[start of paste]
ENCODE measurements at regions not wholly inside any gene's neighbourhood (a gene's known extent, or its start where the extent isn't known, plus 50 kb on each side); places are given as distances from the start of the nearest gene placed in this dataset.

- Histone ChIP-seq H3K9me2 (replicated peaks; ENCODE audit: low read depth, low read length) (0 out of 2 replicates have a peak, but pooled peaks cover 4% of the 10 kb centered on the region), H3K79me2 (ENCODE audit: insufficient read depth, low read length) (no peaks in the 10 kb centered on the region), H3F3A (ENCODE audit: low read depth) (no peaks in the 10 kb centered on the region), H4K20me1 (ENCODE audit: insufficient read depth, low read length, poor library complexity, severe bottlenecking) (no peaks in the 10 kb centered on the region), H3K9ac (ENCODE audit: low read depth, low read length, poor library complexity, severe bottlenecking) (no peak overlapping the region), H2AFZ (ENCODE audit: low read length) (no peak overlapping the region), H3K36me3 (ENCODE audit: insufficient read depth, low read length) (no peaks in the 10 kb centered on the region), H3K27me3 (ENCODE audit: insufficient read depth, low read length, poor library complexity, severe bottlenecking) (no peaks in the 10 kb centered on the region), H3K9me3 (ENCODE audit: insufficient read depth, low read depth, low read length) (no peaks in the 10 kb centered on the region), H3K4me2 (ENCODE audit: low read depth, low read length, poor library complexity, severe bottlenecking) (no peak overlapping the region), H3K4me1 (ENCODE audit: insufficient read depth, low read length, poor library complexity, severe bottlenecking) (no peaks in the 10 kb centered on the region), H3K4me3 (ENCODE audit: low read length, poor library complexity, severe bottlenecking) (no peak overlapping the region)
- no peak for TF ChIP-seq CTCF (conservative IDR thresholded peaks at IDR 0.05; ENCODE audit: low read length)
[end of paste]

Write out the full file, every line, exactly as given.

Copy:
ENCODE measurements at regions not wholly inside any gene's neighbourhood (a gene's known extent, or its start where the extent isn't known, plus 50 kb on each side); places are given as distances from the start of the nearest gene placed in this dataset.

- Histone ChIP-seq H3K9me2 (replicated peaks; ENCODE audit: low read depth, low read length) (0 out of 2 replicates have a peak, but pooled peaks cover 4% of the 10 kb centered on the region), H3K79me2 (ENCODE audit: insufficient read depth, low read length) (no peaks in the 10 kb centered on the region), H3F3A (ENCODE audit: low read depth) (no peaks in the 10 kb centered on the region), H4K20me1 (ENCODE audit: insufficient read depth, low read length, poor library complexity, severe bottlenecking) (no peaks in the 10 kb centered on the region), H3K9ac (ENCODE audit: low read depth, low read length, poor library complexity, severe bottlenecking) (no peak overlapping the region), H2AFZ (ENCODE audit: low read length) (no peak overlapping the region), H3K36me3 (ENCODE audit: insufficient read depth, low read length) (no peaks in the 10 kb centered on the region), H3K27me3 (ENCODE audit: insufficient read depth, low read length, poor library complexity, severe bottlenecking) (no peaks in the 10 kb centered on the region), H3K9me3 (ENCODE audit: insufficient read depth, low read depth, low read length) (no peaks in the 10 kb centered on the region), H3K4me2 (ENCODE audit: low read depth, low read length, poor library complexity, severe bottlenecking) (no peak overlapping the region), H3K4me1 (ENCODE audit: insufficient read depth, low read length, poor library complexity, severe bottlenecking) (no peaks in the 10 kb centered on the region), H3K4me3 (ENCODE audit: low read length, poor library complexity, severe bottlenecking) (no peak overlapping the region)
- no peak for TF ChIP-seq CTCF (conservative IDR thresholded peaks at IDR 0.05; ENCODE audit: low read length)